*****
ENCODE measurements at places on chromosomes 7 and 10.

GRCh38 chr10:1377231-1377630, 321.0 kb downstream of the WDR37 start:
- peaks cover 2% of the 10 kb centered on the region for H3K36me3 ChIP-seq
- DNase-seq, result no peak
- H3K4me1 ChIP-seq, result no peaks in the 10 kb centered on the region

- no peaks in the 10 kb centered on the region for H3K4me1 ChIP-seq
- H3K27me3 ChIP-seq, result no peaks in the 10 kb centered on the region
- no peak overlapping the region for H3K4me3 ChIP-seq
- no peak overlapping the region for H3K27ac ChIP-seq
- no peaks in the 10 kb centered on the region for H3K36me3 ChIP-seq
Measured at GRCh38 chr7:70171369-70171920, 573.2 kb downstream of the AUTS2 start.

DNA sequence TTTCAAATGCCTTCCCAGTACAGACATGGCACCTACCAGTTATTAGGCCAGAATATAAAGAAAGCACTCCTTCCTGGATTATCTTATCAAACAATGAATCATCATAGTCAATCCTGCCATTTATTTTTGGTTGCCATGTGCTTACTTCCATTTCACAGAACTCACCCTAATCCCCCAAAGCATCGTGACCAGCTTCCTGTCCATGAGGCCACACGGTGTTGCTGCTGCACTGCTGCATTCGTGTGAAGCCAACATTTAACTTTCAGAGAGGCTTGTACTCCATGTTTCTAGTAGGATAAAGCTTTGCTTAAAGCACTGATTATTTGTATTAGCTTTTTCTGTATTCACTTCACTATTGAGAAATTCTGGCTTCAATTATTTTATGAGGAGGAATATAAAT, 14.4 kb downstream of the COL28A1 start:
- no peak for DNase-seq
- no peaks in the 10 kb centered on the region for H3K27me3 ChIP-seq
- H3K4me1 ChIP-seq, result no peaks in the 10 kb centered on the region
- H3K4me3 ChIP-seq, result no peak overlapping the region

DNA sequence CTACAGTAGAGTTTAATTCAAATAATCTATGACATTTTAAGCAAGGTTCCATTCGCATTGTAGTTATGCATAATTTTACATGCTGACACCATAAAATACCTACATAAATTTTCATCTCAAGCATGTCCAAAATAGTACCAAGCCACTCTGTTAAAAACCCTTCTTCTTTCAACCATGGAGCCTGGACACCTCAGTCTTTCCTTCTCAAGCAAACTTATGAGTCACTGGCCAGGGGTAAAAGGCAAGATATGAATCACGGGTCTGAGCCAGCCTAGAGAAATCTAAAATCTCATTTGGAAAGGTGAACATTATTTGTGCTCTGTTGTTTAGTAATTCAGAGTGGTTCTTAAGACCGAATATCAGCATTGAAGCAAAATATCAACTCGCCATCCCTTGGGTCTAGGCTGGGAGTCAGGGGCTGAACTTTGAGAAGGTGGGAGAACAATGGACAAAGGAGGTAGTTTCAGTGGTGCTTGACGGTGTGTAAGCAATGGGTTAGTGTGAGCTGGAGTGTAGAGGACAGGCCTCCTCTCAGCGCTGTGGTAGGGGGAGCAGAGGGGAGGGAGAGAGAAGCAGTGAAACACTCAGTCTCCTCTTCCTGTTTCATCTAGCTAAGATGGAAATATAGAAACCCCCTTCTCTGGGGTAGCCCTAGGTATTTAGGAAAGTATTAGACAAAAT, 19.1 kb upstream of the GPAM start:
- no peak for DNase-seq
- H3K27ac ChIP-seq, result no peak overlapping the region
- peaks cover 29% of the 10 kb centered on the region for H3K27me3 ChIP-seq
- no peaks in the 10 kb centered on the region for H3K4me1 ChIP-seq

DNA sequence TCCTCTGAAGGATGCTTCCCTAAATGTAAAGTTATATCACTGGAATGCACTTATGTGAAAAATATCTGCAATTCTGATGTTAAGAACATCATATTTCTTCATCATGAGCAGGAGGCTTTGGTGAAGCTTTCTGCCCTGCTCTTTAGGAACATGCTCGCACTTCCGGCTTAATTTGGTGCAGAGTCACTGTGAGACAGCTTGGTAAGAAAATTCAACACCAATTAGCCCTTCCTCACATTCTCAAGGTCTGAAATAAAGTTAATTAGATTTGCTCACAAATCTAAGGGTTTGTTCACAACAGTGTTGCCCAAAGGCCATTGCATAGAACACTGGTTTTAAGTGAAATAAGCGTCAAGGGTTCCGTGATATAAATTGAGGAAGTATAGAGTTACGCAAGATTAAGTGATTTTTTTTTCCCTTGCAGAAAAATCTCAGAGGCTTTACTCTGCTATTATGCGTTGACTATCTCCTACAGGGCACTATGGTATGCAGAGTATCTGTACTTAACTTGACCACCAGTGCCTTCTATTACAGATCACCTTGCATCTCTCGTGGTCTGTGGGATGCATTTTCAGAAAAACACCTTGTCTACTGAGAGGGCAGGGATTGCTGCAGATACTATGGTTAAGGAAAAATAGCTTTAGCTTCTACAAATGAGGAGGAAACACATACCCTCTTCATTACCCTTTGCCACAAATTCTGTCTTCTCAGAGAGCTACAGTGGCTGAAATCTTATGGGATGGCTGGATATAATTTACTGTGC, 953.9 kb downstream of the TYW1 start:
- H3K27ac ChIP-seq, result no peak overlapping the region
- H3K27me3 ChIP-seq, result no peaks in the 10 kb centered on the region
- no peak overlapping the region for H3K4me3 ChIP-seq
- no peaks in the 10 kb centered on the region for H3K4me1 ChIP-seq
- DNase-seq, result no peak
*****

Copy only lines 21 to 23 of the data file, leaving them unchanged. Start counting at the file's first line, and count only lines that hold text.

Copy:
- no peaks in the 10 kb centered on the region for H3K4me1 ChIP-seq

DNA sequence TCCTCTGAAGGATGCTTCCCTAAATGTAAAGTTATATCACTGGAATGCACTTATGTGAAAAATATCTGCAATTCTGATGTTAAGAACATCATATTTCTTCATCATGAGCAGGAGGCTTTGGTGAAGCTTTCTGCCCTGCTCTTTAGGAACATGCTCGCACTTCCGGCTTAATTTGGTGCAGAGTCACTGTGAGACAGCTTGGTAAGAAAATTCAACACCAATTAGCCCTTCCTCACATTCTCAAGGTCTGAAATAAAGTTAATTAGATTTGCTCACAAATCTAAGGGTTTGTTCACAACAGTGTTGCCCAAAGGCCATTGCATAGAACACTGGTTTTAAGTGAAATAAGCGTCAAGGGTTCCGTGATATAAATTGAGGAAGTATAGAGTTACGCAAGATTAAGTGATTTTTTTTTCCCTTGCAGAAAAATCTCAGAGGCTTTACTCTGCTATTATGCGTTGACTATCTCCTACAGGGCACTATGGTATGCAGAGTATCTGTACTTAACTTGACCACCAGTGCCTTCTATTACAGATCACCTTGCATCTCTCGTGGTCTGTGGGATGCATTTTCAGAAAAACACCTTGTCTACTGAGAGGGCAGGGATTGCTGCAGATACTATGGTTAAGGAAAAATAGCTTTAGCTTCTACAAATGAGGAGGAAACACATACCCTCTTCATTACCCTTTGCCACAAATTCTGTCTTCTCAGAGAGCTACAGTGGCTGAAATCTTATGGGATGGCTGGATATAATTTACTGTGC, 953.9 kb downstream of the TYW1 start:
- H3K27ac ChIP-seq, result no peak overlapping the region